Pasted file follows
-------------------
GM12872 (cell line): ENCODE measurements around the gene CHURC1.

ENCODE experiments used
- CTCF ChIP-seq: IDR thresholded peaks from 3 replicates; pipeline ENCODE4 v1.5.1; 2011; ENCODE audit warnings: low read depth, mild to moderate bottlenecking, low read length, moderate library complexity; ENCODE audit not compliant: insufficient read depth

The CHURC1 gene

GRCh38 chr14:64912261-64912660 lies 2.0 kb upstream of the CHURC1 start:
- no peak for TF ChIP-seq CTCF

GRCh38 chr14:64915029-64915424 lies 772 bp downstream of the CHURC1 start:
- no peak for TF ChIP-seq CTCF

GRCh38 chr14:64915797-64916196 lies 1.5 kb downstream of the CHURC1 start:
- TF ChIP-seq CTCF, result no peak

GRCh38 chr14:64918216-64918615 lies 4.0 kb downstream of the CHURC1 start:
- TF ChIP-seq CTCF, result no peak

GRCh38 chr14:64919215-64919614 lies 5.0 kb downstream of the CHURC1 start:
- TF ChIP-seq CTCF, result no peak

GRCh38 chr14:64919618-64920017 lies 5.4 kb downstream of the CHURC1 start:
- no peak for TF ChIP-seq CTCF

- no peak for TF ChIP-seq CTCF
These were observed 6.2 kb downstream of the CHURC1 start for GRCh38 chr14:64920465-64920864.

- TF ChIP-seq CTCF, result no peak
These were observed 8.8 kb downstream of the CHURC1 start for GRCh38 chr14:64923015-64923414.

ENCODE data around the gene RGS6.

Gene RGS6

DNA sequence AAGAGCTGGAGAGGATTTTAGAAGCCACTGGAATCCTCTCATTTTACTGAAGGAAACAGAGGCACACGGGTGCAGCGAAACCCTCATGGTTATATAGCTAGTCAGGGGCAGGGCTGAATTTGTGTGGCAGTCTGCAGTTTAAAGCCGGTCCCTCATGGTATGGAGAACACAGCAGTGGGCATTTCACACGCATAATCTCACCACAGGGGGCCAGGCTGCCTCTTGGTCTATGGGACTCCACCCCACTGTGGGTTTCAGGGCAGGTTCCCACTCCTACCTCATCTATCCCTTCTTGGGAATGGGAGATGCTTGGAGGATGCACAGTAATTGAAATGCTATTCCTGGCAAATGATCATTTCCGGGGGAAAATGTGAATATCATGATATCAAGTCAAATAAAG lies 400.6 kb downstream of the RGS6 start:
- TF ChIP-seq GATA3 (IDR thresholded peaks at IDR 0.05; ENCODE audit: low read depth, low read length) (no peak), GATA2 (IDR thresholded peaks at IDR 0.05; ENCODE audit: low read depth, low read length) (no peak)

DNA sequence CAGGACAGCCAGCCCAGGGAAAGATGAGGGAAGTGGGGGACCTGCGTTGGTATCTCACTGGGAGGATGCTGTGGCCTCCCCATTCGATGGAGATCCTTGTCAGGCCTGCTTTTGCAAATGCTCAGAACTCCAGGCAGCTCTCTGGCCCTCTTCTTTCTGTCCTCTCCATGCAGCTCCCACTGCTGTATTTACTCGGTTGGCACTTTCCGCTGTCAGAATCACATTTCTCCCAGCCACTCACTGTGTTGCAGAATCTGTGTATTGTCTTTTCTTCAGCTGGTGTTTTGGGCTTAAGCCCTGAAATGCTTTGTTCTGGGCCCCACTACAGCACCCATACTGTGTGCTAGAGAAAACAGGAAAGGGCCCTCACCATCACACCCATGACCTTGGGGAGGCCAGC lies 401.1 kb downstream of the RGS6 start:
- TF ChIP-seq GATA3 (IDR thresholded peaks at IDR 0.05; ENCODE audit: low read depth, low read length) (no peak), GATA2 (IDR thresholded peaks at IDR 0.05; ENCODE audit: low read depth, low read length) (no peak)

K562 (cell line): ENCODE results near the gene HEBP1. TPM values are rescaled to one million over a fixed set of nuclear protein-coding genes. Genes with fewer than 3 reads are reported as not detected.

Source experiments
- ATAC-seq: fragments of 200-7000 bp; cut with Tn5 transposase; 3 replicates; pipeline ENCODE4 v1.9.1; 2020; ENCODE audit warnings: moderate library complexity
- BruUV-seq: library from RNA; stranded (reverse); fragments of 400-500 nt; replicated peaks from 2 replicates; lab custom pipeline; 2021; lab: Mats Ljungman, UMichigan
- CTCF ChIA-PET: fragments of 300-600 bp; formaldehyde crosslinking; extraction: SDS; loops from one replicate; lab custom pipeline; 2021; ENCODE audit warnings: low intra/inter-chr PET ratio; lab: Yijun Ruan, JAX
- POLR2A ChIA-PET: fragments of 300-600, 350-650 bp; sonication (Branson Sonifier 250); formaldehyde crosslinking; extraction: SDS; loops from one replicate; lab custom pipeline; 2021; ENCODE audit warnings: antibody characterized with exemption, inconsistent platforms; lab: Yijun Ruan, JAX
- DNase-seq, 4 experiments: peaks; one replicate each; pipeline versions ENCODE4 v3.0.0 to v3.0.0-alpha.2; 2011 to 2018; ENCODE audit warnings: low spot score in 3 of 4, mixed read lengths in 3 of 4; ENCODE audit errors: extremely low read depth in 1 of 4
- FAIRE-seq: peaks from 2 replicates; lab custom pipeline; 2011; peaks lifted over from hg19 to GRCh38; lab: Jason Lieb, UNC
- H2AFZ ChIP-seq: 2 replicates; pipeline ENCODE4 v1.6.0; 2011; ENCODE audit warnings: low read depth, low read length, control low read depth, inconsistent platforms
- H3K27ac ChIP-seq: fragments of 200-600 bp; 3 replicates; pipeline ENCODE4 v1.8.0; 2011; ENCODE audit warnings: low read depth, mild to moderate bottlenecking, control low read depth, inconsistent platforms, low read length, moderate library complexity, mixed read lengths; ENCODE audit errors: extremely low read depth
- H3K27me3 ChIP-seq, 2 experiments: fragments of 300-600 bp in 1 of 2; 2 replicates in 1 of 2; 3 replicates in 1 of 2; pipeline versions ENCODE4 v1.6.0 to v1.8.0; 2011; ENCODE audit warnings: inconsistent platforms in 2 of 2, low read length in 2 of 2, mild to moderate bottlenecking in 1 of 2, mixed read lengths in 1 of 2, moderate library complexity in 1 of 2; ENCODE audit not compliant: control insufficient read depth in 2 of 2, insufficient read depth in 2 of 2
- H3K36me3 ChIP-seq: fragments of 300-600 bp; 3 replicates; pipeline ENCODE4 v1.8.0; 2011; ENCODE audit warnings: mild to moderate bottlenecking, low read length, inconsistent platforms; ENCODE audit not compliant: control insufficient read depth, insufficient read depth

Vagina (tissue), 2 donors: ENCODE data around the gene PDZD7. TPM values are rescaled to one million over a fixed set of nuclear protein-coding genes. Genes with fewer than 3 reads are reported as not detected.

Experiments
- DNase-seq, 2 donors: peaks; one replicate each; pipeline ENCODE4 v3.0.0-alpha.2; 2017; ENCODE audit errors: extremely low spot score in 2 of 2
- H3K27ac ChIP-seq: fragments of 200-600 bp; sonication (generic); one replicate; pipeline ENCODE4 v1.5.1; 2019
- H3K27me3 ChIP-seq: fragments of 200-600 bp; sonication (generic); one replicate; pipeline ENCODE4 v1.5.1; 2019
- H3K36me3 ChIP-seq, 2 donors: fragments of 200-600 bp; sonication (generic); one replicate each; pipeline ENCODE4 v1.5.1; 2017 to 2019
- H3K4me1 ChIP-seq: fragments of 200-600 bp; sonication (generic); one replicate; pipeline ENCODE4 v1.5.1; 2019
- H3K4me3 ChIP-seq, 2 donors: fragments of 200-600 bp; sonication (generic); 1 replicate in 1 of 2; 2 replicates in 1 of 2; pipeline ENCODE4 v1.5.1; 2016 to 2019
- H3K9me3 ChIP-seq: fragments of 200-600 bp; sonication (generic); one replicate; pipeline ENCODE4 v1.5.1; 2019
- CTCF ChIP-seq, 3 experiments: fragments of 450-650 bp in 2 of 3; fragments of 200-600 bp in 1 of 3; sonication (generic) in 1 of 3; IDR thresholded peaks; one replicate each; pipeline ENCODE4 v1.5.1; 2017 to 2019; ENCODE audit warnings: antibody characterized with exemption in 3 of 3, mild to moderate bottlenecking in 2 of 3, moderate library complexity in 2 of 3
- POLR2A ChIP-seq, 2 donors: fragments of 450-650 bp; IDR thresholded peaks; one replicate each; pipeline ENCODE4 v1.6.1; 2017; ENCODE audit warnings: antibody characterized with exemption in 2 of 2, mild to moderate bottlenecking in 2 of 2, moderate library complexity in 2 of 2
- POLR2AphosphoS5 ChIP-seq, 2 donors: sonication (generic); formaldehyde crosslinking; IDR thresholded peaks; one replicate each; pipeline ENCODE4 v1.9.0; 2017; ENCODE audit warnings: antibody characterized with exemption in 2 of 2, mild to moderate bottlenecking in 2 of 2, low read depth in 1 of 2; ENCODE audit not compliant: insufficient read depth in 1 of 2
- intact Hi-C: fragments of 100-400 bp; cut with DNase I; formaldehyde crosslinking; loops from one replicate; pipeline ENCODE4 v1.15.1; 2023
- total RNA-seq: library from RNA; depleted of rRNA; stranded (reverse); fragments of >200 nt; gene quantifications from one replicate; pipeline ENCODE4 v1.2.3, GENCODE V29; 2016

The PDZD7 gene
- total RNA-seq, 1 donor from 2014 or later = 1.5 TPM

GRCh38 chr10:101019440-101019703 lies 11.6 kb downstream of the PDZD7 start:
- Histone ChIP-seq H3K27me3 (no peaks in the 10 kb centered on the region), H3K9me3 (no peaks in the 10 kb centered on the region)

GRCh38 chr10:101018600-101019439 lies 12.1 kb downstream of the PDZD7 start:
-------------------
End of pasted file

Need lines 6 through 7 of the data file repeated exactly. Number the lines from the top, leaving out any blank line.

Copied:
- no peak for TF ChIP-seq CTCF

GRCh38 chr14:64915029-64915424 lies 772 bp downstream of the CHURC1 start: